With GDPR doctors, Real Business hopes to take the pain out of the discussion, solving symptoms and clearing up confusion about the big arrival of the EU General Data Protection Regulation (GDPR). This week, GDPR doctor Neil Larkins, COO, Egress Software Technologies, takes a look at the basics of GDPR.I’ve heard a lot about the EU GDPR, but am unsure on what it really means for my business. Could you explain the basics of GDPR? In little more than six months, the EU General Data Protection Regulation – or the EU GDPR as its most commonly known – comes into force and, despite the tight deadline, there’s still a lot of uncertainty about what it means and what needs to be done. That isn’t a huge surprise given the fact the regulations are more than 200-pages long and completely revamp the previous Data Protection Directive that had been in place since 1995. In order to determine what needs to be done – and how – it’s important to understand the basics of GDPR first and the key changes that are forthcoming. So, in this GDPR Doctors surgery, I’m going to cover the core points and from there we can get into the nitty gritty. What is the EU GDPR and when does it become law? Considering the basics of GDPR, in a nutshell, it’s a set of regulations that replace previous directives from the EU on data protection. The way that data is handled today – and the amount of it – is almost unrecognisable to 20 years ago when the last directive was made. This latest version not only aims to take into account the massive technological advancements that have taken place, but also align regulations across member states. Previously the way the directive was implemented by individual counties was inconsistent, so in today’s environment of data knowing no borders, this is being rectified. It’s been in the works for a long time, but in 2016 the draft regulation was finally agreed and made final, and will be made law from 25 May 2018. But doesn’t Brexit mean we don’t have to worry? In short, no. In May next year, the UK will still be part of the EU and, as such, the government has confirmed that all businesses will need to adhere to the regulations. Even if we were going to be out by then, the GDPR applies to any organisation that trades with the EU or with EU citizens, or handles EU citizen data and so it’s likely many would need to be compliant anyway. Do the new laws apply to every business or do you have to be in a specialised industry? Any business (no matter how big or small) that processes and holds the personal data of individuals living in the EU will have to comply. Personal data has been a slightly ambiguous term over the years, but for the purposes of GDPR, this means any information that can be used to directly or indirectly identify an individual. That includes names, photos, an email addresses, credit card details, IP addresses and so on, as well as one or more factors specific to the physical, physiological, genetic, mental, economic, cultural or social identity of a natural person. It’s unlikely there are many businesses out there that don’t hold any of this information in some capacity – just your email address book will count you in – so the laws are likely to apply to every organisation across Europe, no matter what their industry is. What are the key changes surrounding the basics of GDPR? As you can imagine, in 200-odd pages there are quite a number of elements that every needs to pay attention to, but for the basics of GDPR, some highlights include:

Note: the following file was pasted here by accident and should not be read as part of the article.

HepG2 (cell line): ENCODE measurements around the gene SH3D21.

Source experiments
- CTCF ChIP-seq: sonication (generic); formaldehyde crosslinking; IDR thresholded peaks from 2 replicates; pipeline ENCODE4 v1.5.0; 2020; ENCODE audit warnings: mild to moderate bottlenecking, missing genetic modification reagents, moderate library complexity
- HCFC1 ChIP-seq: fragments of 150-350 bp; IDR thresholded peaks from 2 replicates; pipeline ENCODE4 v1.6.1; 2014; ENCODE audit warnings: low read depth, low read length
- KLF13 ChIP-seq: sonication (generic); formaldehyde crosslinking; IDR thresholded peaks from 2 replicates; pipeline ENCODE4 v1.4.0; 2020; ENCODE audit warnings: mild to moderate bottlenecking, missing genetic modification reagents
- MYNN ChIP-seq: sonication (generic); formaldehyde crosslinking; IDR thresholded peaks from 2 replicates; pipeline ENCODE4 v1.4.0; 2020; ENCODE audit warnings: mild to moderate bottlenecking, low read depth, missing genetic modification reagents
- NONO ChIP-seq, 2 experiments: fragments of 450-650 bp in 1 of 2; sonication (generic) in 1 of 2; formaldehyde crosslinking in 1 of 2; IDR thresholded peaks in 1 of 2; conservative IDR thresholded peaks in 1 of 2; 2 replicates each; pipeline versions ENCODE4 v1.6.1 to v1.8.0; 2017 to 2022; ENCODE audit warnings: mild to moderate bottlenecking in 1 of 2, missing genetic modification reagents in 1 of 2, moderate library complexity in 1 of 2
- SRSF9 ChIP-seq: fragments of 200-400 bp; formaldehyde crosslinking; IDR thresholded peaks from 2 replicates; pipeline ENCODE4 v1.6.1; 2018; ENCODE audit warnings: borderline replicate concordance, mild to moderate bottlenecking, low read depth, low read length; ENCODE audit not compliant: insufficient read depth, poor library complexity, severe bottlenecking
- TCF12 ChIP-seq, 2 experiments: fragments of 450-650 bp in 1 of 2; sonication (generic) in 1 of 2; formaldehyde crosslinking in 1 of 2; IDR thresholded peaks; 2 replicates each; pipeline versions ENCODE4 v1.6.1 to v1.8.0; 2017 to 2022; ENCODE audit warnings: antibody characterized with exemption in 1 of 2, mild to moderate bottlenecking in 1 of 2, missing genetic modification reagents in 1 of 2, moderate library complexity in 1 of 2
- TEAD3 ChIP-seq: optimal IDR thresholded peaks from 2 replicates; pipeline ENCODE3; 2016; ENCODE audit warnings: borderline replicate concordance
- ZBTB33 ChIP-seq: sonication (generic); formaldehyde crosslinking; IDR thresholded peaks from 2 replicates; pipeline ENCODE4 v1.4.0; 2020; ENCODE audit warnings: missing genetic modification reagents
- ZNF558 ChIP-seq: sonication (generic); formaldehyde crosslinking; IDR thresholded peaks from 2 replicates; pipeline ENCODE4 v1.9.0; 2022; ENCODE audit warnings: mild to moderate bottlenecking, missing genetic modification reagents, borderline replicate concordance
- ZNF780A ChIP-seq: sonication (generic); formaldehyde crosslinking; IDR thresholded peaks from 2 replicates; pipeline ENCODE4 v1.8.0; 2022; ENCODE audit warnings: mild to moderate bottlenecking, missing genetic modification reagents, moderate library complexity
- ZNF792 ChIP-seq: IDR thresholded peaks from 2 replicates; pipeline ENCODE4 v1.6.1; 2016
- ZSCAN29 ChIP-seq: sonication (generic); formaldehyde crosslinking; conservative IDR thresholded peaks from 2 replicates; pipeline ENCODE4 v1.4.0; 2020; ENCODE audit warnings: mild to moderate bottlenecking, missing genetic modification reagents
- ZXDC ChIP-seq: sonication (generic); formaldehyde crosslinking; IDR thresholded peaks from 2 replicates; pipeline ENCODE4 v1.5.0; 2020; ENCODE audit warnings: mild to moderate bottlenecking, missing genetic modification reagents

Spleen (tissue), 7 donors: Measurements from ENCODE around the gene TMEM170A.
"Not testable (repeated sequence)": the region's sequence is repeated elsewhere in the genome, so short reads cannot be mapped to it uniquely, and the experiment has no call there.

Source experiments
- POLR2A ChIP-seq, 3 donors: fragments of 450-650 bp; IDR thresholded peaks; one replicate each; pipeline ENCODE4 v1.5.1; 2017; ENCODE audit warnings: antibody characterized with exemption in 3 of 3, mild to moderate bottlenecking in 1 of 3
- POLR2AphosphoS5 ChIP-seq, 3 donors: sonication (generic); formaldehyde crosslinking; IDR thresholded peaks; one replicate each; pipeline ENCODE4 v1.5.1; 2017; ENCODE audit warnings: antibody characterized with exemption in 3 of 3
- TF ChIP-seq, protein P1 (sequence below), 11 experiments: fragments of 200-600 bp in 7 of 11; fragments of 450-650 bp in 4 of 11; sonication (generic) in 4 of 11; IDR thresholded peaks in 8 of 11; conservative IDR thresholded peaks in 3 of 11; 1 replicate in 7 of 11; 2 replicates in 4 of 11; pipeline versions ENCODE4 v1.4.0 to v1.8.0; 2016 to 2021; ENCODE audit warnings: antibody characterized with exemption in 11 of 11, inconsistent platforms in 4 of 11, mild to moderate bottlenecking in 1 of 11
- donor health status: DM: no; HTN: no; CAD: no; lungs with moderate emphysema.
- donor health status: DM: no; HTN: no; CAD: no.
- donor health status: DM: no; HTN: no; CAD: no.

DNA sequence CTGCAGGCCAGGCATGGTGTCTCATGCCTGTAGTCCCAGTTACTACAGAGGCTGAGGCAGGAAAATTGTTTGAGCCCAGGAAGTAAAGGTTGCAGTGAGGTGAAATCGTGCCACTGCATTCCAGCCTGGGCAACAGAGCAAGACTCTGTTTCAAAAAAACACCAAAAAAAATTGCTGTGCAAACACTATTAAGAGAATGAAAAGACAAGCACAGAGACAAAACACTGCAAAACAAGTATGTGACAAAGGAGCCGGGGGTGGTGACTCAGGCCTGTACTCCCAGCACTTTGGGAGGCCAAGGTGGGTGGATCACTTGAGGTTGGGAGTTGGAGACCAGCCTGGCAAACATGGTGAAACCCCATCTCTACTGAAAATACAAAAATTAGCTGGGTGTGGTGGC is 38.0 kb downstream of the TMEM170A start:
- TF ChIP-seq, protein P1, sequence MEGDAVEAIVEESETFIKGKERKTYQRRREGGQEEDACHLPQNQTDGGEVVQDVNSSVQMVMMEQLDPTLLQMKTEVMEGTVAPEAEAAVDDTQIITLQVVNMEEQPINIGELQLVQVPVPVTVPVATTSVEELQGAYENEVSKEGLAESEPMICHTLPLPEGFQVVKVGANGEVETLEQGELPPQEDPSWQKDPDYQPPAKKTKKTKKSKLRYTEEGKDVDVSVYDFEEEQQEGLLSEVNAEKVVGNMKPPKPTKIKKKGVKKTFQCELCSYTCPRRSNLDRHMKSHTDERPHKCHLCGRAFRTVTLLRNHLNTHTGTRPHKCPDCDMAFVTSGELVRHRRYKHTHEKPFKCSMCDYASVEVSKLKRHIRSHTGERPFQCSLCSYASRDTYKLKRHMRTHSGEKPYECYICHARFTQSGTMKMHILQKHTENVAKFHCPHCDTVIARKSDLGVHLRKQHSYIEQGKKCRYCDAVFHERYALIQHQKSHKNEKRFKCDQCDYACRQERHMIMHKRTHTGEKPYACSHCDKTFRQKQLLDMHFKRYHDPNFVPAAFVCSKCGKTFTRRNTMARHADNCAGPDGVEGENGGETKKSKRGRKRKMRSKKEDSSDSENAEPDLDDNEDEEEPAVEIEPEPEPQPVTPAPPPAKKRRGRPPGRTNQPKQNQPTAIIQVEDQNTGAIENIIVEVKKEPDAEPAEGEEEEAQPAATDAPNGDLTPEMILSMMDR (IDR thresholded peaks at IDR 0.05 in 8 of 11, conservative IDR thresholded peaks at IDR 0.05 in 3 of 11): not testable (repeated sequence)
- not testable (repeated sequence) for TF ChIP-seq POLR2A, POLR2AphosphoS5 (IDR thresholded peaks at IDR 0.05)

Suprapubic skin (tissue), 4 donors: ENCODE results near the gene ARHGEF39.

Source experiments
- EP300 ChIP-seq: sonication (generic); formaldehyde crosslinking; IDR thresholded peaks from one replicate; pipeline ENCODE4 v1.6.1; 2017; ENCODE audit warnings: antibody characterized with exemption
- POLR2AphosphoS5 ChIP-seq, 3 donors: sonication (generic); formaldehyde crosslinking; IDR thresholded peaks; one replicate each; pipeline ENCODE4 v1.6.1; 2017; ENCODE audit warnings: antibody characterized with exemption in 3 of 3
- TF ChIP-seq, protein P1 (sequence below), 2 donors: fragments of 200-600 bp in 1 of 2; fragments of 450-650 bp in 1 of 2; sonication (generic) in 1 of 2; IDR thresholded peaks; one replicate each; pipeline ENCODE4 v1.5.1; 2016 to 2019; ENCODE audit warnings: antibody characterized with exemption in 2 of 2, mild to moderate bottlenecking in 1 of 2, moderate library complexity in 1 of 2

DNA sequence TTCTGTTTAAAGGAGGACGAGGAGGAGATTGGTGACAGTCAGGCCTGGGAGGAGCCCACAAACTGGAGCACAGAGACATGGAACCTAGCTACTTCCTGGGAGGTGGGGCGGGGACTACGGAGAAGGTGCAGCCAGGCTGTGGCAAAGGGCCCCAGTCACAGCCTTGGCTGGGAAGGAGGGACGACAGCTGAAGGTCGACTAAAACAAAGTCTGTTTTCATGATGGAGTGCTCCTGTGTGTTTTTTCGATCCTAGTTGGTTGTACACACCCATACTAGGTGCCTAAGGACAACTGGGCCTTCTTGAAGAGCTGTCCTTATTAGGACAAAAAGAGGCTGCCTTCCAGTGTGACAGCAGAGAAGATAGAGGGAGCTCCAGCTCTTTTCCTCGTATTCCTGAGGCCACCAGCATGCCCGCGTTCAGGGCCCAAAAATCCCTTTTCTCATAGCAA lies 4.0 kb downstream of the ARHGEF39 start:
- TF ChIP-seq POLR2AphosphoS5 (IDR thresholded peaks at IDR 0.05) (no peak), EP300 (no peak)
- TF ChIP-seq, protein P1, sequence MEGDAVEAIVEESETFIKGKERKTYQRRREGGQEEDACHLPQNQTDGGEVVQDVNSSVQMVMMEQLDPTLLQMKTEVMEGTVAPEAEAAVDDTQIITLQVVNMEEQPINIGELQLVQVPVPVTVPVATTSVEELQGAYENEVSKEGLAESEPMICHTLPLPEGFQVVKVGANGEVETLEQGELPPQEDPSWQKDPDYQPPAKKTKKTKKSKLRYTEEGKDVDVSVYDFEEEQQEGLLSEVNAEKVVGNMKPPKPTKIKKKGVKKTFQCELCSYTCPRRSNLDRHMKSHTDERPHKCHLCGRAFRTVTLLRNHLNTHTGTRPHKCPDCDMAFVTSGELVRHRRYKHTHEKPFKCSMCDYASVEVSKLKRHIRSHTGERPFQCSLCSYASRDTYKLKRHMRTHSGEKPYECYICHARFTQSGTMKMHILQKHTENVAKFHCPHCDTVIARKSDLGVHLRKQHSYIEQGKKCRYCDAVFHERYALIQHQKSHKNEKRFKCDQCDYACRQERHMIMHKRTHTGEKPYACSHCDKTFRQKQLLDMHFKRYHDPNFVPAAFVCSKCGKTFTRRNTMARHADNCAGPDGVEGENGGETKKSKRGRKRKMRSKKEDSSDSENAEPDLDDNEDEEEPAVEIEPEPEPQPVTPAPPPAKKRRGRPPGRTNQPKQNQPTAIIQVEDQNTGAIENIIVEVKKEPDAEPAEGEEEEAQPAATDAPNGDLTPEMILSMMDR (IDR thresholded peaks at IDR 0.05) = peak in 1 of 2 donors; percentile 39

Mandatory breach notification– if an organisation discovers it has suffered a data breach it will have to inform the supervisory authority (in the UK’s case, the ICO) within 72 hours of first identifying the issue
Consent– any business that is going to store and use a person’s data must ask that individual for consent, as well as explain what the data will be used for
Right to access– individuals will be able to submit a Subject Access Request (SAR) to a company requesting all the data it holds on that person. The company must be able to provide electronic copies of that data, as well as explain where the data is stored and what it is being used for
Data portability – linked to the right to access, individuals will also be able to obtain and reuse their personal data for their own purposes across different services and businesses will therefore be required to provide that data in an appropriate format
Right to be forgotten– individuals can request a business holding their data not only delete it, but also don’t share it with third parties
Data protection officers (DPO)– anyone holding or processing personal data will have to appoint a DPO (although that person can be a member of the organisation’s existing staff)
Penalties – fines for failing to comply with the laws can be up to four per cent of the businesses global annual turnover or up to €20m.
The EU GDPR represents a fundamental change in how UK and European businesses process and approach data. Over the next few weeks, we’ll be going beyond the basics of GDPR into these changes in detail, as well as the steps you can take to make sure your business is compliant before 28 May 2018. If you have burning GDPR questions that you’d like answered, please send them to Zen.Terrelonge@realbusiness.co.uk and we’ll get these answered for you.GDPR doctor Neil Larkins co-founded Egress Software Technologies in 2007 and currently serves as chief operations officer, playing an instrumental role in shaping the strategic direction of the business, with particular emphasis on product and service development. [rb_inline_related]
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